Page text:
The Sony E-mount design is based on the A-mount inherited from Konica-Minolta. Sony provides a number of adapters to connect A-mount lenses to E-mount cameras, two of which divert one third of light towards a built-in Phase-Detect AF sensor. This allows A-mount lenses to be driven by the AF system they were intended for.
Sony offers many E-mount cameras, split along five lines with very similar feature sets but interfaces targeted at different levels of photographers. The flagship Sony Alpha A9
Sony Alpha A9 is aimed at action photographers while there are 3 parallel series below it, the standard A7-series, high-resolution A7R-series and high-sensitivity A7S-series, all of which are full-frame mirrorless cameras. The Axxxx models remain APS-C.
Most Sony mirrorless feature crisp high-resolution EVFs with 2.4 megapixels at least and provide a real-time Exposure-Priority display. Dual and triple control-dials are present on these series as well. Al their mirrorless launched in the last 3 years offer an EVF.
While all Alpha mirrorless use Contrast-Detect autofocus, several models add on-sensor Phase-Detect assist-points to speed up autofocus. Sony designed their mirrorless cameras to be rather slim in the center while leaving a good grip. While they cannot claim to have the slimmest models, these cameras are still rather compact.
The E-mount lens lineup features lenses covering rectilinear focal-lengths from 10 to 400mm. The lineup includes an 18-200mm ultra-zoom for APS-C models and a 24-240mm ultra-zoom for full-frame ones. Sony's offerings are quite varied with bright primes, constant aperture-zooms and even a macro lens among them. Although newer, there is an impressive number of full-frame FE lenses.
Built-in stabilization made its way into nearly every E-mount camera. Since A-mount lenses are never stabilized, there is no way to stabilize either Sony or Konica-Minolta lenses on an E-mount camera on a camera without built-in stabilization.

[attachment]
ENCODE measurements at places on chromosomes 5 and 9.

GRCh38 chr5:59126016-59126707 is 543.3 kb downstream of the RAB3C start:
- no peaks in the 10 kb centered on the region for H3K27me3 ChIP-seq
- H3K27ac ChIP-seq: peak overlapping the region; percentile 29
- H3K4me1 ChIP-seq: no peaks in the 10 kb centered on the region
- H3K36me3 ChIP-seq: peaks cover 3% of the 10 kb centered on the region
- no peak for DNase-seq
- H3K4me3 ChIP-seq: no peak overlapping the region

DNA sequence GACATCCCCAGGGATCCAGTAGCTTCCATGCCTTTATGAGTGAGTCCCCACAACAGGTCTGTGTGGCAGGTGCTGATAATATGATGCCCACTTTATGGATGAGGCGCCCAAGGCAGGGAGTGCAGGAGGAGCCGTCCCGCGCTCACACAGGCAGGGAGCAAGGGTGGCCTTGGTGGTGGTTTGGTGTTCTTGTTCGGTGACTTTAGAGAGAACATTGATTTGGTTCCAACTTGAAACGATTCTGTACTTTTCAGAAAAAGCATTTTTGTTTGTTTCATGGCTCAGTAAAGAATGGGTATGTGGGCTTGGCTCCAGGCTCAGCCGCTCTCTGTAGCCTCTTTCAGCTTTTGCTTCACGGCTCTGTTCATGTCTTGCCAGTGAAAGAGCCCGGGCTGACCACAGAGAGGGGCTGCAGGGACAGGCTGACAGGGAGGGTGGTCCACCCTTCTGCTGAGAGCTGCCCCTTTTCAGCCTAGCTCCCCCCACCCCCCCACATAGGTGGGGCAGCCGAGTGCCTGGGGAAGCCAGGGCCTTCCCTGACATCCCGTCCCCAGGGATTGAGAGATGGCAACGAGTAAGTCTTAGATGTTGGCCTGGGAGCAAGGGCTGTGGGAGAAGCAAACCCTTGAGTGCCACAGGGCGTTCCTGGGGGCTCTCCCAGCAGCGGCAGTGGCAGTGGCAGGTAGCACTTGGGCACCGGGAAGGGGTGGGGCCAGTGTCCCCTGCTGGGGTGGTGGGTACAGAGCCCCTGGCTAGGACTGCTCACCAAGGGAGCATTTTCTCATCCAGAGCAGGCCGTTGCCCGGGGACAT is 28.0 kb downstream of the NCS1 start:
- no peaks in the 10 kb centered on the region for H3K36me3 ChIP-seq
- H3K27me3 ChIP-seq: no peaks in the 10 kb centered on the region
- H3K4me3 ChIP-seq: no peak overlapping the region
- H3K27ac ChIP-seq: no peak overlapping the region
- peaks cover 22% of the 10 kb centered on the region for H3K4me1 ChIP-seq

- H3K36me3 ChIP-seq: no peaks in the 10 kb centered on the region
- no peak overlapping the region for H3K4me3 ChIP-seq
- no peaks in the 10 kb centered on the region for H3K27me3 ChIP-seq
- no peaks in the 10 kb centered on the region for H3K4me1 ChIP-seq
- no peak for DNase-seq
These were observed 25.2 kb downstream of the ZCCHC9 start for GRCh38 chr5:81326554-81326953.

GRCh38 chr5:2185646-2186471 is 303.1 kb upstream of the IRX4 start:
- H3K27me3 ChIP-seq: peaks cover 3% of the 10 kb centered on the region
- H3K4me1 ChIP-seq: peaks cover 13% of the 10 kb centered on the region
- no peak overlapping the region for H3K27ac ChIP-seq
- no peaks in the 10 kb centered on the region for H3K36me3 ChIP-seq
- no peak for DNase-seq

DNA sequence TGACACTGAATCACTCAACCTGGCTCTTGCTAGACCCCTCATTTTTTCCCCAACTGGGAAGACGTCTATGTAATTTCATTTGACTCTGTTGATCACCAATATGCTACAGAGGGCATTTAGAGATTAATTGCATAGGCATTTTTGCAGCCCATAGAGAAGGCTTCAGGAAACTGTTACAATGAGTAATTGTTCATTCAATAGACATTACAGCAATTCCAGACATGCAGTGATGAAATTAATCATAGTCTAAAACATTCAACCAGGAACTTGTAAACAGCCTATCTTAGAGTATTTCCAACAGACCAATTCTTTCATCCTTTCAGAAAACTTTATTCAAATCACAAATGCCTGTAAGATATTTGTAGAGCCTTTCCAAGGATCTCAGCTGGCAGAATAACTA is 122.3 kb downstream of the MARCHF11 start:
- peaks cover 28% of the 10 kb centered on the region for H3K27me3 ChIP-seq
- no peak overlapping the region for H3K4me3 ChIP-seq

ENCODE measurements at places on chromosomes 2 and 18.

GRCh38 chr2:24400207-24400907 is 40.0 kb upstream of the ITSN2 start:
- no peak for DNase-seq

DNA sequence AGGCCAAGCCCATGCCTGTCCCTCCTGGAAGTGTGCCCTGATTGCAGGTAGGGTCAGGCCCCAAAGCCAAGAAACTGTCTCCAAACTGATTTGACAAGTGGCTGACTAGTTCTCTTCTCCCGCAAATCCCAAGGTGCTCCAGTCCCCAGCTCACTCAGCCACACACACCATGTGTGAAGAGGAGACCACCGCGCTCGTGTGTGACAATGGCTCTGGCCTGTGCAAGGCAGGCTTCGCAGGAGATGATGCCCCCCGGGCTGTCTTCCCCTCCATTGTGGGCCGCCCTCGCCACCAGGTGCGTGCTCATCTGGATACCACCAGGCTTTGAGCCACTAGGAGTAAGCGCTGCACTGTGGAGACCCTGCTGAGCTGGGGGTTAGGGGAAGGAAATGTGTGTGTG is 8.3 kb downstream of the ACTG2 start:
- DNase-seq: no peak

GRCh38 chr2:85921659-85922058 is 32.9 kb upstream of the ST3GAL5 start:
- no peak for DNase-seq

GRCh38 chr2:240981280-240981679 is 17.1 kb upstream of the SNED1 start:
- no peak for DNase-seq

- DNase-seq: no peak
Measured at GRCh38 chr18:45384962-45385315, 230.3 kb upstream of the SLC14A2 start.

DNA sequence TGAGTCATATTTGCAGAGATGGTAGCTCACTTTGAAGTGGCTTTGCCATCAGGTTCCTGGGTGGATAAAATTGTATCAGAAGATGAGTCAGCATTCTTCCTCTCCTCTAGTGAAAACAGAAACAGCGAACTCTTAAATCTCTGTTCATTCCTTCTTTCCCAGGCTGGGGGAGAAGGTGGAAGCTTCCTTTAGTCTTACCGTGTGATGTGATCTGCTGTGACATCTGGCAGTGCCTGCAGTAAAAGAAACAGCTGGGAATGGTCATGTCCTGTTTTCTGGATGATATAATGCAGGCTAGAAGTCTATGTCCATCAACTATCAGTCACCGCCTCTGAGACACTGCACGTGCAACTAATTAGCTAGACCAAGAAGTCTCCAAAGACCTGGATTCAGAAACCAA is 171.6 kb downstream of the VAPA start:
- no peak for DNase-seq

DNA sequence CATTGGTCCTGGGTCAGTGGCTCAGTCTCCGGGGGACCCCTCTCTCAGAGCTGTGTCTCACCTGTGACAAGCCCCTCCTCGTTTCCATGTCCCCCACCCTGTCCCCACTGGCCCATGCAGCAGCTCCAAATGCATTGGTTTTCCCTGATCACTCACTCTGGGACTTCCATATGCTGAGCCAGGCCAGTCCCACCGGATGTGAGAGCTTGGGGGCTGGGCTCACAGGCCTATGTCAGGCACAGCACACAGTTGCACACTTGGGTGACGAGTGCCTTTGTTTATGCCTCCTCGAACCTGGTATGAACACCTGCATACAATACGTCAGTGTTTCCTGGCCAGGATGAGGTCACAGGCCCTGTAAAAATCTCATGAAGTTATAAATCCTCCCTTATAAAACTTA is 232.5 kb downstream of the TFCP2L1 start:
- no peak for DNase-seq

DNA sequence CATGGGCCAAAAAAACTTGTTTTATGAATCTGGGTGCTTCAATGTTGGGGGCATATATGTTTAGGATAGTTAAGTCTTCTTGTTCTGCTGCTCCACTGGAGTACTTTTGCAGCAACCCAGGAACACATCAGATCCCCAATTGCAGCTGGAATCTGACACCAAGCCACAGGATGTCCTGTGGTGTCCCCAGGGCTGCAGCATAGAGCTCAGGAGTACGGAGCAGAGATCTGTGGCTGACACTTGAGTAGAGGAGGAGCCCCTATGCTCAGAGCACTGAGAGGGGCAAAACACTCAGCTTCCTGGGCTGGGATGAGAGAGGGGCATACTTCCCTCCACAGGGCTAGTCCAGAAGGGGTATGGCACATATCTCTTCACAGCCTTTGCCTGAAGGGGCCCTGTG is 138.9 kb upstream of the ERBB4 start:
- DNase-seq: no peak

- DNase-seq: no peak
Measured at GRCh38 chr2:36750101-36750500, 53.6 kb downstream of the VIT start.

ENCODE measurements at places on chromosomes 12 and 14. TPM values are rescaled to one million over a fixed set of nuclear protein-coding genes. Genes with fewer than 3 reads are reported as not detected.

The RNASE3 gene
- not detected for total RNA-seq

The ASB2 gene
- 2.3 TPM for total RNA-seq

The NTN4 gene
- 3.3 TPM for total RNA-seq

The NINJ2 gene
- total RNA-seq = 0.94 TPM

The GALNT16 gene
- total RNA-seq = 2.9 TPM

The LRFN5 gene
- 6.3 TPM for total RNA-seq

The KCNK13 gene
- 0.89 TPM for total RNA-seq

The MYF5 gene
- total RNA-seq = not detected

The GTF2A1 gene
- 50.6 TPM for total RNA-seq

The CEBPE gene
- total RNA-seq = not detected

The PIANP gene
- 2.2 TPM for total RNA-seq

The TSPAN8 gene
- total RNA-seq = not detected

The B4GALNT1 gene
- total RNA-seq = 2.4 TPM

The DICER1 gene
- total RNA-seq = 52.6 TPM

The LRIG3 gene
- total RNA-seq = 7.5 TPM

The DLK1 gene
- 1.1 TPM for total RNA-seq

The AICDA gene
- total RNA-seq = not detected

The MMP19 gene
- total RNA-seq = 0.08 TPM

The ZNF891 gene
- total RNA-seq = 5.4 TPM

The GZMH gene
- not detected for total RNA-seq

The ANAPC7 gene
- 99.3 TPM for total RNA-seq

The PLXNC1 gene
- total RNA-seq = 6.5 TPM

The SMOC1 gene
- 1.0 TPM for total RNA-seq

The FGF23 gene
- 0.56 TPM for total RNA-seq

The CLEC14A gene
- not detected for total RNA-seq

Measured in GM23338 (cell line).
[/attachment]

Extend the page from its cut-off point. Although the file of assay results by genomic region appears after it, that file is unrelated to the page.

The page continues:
A number of E-mount lenses are available from third-party vendors. Sigma, Zeiss and Tamron all produce autofocus ones, while Samyang produces MF-only ones.
Fuji launched its first two mirrorless cameras in 2012, the X-Pro1
Fujifilm X-Pro1 in the first-half and the much-improved X-E1
Fujifilm X-E1 in the second. Having no DSLR legacy to protect, Fuji aimed its entire system at advanced users willing to pay for exclusive quality and handling.
The X-Pro1 introduced a unique sensor with a pseudo-randomized 6x6 grid of color-filters which is not prone to moire artifacts and hence needs no anti-alias filter. This X-Trans CMOS sensor, shared between the X-Pro1 and X-E1, has a 1.5X crop-factor and 16 megapixels. Fuji claims sharpness and noise which rivals traditional full-frame sensors.
This was eventually followed by an X-Trans CMOS II sensor which incorporates built-in Phase-Detect AF and is featured in the advanced X-E3 reviewed here
Fujifilm X-E3 and professional X-T2
Fujifilm X-T2 mirrorless. Meanwhile, Fuji added intermediate X-A & X-M series models using a traditional 16 megapixels Bayer-Pattern CMOS sensor.
Fuji mirrorless cameras are designed for efficient control. The upper-range models have direct dials for shutter-speed and exposure-compensation, while the others still offer dual control-dials and a traditional mode-dial. Aperture control is usually provided by a traditional aperture-ring around the lens barrel. Some lighter-weight lenses though, lack such ring and fall back to using one of their control-dials.
Each model in the X-E and X-T series offers a superb extra-large built-in EVF with Eye-Start sensor. The X-Pro2 offers a unique hybrid viewfinder which switches between a 100% coverage EVF and bright-frame OVF, giving a completely different experience. The flagship Fujifilm X-T2 is fully weather-sealed and freezeproof to -10C with a high-speed electronic-shutter mode reaching 1/32000s to freeze ultra-fast motion.
As a high-end system, Fuji launched with only three bright prime lenses and no zooms. Since then, they rapidly expanded their lens lineup with plenty of lenses covering the 10 to 400mm range with rectilinear lenses. This includes a variety of lenses with bright zooms, lightweight variable-apertures ones, ultra-bright primes and a 1X macro lens.